The thought that young trained athletes could succumb to sudden cardiac death is almost inconceivable. Sudden death commonly occurs in basketball and football players who account for two-thirds of all athlete deaths in the U.S. Worldwide, soccer players most frequently succumb to this issue. It occurs primarily in males and affects 1 in 50,000 to 1 in 100,000 athletes every year. Careful heart disease screening of young athletes before participating in sports can help to decrease the incidence of sudden death due to underlying and undiagnosed cardiac disease.
Heart Attack Causes In Children Teenagers And Young Adults
Heart attacks in children, teenagers or at the young age of 20 or 30 years are not common, but they are seen. There are specific causes and risk factors that can cause a heart attack in such young individuals. Chest pain, therefore, in such individuals should never be ignored and should be investigated with an electrocardiogram or a stress test.
These include factors like family history of heart disease, smoking, high blood pressure, abdominal obesity, diabetes, a lifestyle of physical inactivity, and elevated levels of C-reactive protein .
Elevated CRP levels, per say, are not responsible for a heart attack, but they indicate a high level of inflammation in the body, which is associated with atherosclerosis.
They also indicate a significant effect of the risk factors such as hypertension, smoking, family history, obesity on the body. Elevated CRP levels tell your doctor that your risk of a heart attack is significantly advanced.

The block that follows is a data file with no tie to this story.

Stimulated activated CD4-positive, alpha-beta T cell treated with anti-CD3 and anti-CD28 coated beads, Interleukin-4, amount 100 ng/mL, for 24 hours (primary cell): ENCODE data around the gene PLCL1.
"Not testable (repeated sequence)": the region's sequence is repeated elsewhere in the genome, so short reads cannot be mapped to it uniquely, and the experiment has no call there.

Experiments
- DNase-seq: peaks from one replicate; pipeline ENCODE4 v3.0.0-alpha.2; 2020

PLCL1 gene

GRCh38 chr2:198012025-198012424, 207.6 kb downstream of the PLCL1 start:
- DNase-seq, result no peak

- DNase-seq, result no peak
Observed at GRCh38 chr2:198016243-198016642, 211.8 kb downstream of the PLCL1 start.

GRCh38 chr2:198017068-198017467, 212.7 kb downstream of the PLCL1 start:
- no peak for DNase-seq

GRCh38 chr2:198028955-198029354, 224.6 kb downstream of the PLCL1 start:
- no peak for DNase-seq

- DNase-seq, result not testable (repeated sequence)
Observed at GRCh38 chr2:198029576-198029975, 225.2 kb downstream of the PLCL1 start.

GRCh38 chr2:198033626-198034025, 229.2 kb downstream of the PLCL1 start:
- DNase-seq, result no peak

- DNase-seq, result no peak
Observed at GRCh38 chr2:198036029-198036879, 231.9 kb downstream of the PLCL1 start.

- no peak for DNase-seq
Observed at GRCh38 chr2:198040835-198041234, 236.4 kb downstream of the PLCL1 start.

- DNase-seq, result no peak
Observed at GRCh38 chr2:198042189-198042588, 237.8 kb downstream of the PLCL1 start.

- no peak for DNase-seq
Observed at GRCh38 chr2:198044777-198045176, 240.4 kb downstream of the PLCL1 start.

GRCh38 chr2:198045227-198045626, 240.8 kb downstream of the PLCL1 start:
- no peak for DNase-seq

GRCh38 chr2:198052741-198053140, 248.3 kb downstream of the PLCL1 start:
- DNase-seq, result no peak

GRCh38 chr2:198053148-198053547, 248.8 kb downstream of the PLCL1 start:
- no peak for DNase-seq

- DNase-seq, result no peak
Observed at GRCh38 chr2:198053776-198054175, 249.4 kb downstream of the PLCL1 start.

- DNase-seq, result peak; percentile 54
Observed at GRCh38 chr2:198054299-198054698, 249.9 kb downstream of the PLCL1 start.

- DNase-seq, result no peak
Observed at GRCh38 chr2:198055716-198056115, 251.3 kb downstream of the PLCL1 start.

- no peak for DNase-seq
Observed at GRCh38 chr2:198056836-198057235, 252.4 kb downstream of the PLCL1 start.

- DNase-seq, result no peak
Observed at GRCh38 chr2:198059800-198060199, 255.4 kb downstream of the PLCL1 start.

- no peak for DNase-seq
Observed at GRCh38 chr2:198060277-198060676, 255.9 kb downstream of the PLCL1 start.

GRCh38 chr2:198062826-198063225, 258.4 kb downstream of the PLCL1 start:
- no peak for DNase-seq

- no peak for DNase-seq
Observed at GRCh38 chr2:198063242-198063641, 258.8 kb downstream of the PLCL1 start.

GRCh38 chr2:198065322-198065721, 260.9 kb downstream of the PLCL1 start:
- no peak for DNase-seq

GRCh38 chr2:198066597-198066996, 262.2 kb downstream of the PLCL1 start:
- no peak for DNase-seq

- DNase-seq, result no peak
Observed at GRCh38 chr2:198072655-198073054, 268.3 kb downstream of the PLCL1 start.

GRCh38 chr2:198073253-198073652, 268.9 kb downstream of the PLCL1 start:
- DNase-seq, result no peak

Of all the risk factors mentioned here, smoking could be the most common cause contributing to a heart attack in the young age. Smoking also promotes the formation of blood clots, which clog the arteries and block blood supply. Other causes are explained below.
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What Is Kawasaki Disease
Kawasaki disease causes the body’s own immune system to attack healthy tissues, leading to inflammation in the coronary arteries and heart muscles. It’s the leading cause of acquired heart disease in children in the U.S. Kawasaki disease is most commonly seen in Asian children or children of Pacific Island descent, and it tends to affect more boys than girls. About 80 percent of children diagnosed are under 5 years old.
Noncardiac symptoms of Kawasaki disease include a fever lasting five or more days, a rash, red or bloodshot eyes, swollen or cracked lips, a red strawberry tongue, swollen hands and feet, and swollen lymph nodes.
Additionally, many parents are surprised to learn that children can develop high blood pressure and high cholesterol, potential precursors to serious problems like a heart attack or stroke.
Myths That Young People Do Not Get Heart Disease
There are many misconceptions and myths associated with heart disease. Some people believe that children and young adults do not have to worry about heart disease because they are too young to develop these issues. This is simply untrue as heart health issues, and even a heart attack, can occur at any age. People can begin to develop plaques in their arteries during childhood, and this has only been aggravated with the rise in childhood obesity. In the U.S. alone, the number of overweight children has doubled, and the number of overweight adolescents has tripled since 1980.
- 7 most common heart disease myths The British Heart Foundation article on 7 common CVD myths.
- Heart disease fact sheet CDC heart disease fact sheet. Provides statistical data, disease facts, risk factors, and additional resource information.
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So What’s The Concern